The present invention makes use of not only the Nyquist equation but also an equation presented by S. 0. Rice (Bell System Technical Journal, July 1944-lan. 1945) which relates the number of pulses per unit time that exceed an arbitrarily predetermined voltage amplitude to the bandpass frequencies of the circuit and to the R.M.S. noise voltage of the Nyquist equation. The relationship is expressed by the equation:
R.M.S. (Eq- 2) where Since in any electronic amplifying circuit the upper and lower frequency limits may be maintained constant,
1 f 3 f 3]1 2 =constant=k 3 fs fa the Nyquist equation may be combined with the Bell equation to solve for temperature to become where A is the gain of the electronic amplifier.
Examination of Eq. 3 shows that for any given amplifier and temperature sensing resistance element the values of A, K, R, and (f f,,) will be constants. If the amplifier is coupled to a discriminator in which an arbitrary bias or threshold voltage is provided so that only voltage peaks that exceed that threshold voltage will reach the output, that threshold voltage, V, is also a constant. Therefore, Eq. 3 may be rewritten to become:
B im where V2 B= SAKR (fb' 'fn) and From Eq. 4 it can be seen that if circuitry is used in which all parameters are maintained constant, the number of voltage peaks that exceed a predetermined threshold voltage will vary only with the temperature affecting the sensing resistance element.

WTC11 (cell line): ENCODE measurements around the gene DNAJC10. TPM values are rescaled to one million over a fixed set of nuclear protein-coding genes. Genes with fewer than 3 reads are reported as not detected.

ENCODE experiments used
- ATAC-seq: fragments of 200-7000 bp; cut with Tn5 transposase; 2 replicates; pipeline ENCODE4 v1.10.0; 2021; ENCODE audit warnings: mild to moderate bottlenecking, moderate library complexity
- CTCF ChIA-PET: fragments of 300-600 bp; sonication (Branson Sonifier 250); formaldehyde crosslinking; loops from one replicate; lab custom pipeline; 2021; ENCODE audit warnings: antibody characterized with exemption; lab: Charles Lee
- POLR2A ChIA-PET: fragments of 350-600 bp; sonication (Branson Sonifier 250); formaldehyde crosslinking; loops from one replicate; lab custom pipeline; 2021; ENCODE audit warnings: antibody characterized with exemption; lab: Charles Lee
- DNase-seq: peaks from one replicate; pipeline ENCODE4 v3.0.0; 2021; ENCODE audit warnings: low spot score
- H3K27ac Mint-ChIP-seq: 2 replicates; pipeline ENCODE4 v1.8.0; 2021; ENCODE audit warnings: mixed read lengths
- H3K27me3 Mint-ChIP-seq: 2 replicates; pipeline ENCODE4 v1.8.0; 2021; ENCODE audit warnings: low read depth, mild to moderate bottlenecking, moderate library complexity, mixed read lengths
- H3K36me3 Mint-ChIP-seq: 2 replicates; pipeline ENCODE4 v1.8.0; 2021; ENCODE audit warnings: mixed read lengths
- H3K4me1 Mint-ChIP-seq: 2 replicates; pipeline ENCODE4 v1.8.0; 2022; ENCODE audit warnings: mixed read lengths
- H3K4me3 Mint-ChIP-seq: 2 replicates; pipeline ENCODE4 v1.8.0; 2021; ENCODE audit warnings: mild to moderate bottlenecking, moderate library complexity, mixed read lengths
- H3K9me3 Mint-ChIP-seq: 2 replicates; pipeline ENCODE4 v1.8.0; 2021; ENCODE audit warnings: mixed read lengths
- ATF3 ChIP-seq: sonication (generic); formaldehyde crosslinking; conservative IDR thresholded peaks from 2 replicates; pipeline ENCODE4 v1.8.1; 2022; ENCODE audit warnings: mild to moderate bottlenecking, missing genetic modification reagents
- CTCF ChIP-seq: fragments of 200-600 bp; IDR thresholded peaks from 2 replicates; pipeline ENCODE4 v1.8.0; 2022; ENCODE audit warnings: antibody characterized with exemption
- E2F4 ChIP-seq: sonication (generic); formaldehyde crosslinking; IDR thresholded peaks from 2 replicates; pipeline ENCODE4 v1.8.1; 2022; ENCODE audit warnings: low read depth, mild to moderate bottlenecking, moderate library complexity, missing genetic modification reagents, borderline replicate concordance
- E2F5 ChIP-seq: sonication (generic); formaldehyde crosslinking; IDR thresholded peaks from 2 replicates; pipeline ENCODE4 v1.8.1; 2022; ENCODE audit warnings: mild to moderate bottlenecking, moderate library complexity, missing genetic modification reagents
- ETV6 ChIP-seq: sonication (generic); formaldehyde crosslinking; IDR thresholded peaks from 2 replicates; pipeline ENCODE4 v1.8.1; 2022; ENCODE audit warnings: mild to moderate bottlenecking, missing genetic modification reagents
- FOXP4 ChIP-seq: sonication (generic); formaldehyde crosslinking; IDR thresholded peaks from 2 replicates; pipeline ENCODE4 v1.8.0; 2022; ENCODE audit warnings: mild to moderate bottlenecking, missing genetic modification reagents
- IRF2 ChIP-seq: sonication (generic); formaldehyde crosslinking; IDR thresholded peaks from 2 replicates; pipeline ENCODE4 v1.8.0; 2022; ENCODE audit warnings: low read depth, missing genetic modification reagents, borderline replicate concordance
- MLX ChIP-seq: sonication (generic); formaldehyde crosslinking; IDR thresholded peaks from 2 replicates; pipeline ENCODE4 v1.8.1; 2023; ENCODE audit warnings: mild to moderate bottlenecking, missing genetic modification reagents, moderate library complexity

Briefly described, this invention comprises a system by which temperature may be rapidly and accurately determined by amplifying the thermal noise voltages generated across a resistance by the application of heat and counting the thermal noise voltage peaks that exceed a predetermined and arbitrary threshold voltage.
An object of this inevntion is to provide means for determining temperature by the counting of voltage peaks generated by thermal noise in a conductor.
Another object of this invention is to provide means for the rapid and accurate determination of temperature of a body or bath of unknown temperature.
Still another object is to provide means for determining temperature by the counting of thermal noise voltage peaks that exceed the magnitude of a predetermined threshold voltage.
Other objects and advantages of this invention will become apparent when taken in conjunction with the accompanying claims and drawings in which:
FIG. 1 shows a block diagram of the electronic circuitry and shows in cross section the details of the preferred form of a temperature sensing element embodying this invention;
FIG. 2 shows a typical waveform pattern of the thermal noise voltage as seen at the output of the amplifier in FIG. 1;
FIG. 3 shows a typical pattern of the thermal noise voltage peaks of FIG. 2 as seen at the output of the pulse height discriminator in FIG. 1; and